News / Asia

Thailand Floods Pass Peak, Raising Hopes in Bangkok

Flooded Bridge on West Side of Prapa Canal,  just outside Bangkok border, October, 31, 2011.
Flooded Bridge on West Side of Prapa Canal, just outside Bangkok border, October, 31, 2011.

Thailand's rain-swollen Chao Phraya River passed its peak stage Monday, raising hopes that central Bangkok will be spared the flooding that has already inundated much of the city's northern and western suburbs.

Prime Minister Yingluck Shinawatra said the government is now focused on repairing several ruptures in the city's flood barriers where water still is seeping through.

"Today Bangkok residents might feel that the water level hasn't gone down because in some canals the broken barriers haven't been fixed, so the water comes in," said Yingluck. "So we've speeded up the repair at several spots. Last night we asked the private sector to help out so there are a few spots we're rushing to fix. Once the problem is solved we can be less worried."

She said once those repairs are made, residents should be able to begin to relax.

However, residents in areas outside the flood barriers remain deeply frustrated as the water continues to pour through their streets and into their homes.

One resident of a district north of Bangkok said that in his neighborhood, the water still seems to be rising.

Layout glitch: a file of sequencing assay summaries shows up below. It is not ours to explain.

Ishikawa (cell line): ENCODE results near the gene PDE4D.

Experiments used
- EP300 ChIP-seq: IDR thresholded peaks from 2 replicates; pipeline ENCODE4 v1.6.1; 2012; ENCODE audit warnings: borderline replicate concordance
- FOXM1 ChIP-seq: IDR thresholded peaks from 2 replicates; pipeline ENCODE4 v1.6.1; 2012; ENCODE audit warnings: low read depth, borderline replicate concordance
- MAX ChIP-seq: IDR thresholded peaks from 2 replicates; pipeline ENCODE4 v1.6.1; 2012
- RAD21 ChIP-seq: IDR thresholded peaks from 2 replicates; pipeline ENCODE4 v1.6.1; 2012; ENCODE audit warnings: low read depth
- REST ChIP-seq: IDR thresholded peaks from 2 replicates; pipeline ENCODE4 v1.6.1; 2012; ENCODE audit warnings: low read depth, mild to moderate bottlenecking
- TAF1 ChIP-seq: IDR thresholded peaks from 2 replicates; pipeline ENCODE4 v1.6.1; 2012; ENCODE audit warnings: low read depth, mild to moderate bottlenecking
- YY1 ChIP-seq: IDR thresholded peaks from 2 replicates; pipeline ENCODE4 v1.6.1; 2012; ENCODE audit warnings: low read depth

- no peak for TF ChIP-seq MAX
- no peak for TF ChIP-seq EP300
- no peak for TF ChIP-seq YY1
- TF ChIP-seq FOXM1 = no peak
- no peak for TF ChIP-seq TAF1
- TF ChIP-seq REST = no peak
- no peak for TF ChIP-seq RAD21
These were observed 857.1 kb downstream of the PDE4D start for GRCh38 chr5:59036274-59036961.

"The water level has not receded, it keeps rising, not receding. It will rise in the morning from 9 to 10 am, it will rise and will not recede.''

He said he does not know when it will recede.

Months of flooding across central Thailand have sent massive amounts of water southward toward the capital, its last obstacle on the way to the sea. The flood peak in Bangkok has coincided with unusually high tides which have pushed water back up the Chao Phraya River.

The combination has strained the city's flood barriers to their capacity, creating leaks that have sent ankle-high water into downtown streets around Bangkok's iconic Grand Palace and other tourist attractions.

Tens of thousands of residents have fled the area on bamboo rafts, vans, army trucks or on foot, heading for higher ground in the south.  Many have flown out of the city.

The flooding that began in July - the country's worst in 50 years - has already claimed more than 380 lives.  The material losses are yet to be determined.

Some information for this report was provided by AP and Reuters.

You May Like

Video Is West Doing Enough to Tackle Islamic State?

There is growing uncertainty over whether West’s response to ISIS is adequate More

China Crackdown on Dual Citizens Causes Concern

New policy encourages reporting people who obtain citizenship in another country, but retain Chinese citizenship; move spurs sharp debate More

Video Coalition to Fight Islamic State Could Reward Assad

Losing ground to Islamic State fighters, Syria's government says it is ready to cooperate with international community More

This forum has been closed.
Comments
     
There are no comments in this forum. Be first and add one

Featured Videos

Your JavaScript is turned off or you have an old version of Adobe's Flash Player. Get the latest Flash player.
Is West Doing Enough to Tackle Islamic State?i
X
Henry Ridgwell
August 29, 2014 12:26 AM
U.S. President Barack Obama has ruled out sending ground troops to Iraq to fight militants of the so-called Islamic State, or ISIS, despite officials in Washington describing the extremist group as the biggest threat the United States has faced in years. Henry Ridgwell reports from London on the growing uncertainty over whether the West’s response to ISIS will be enough to defeat the terrorist threat.
Video

Video Is West Doing Enough to Tackle Islamic State?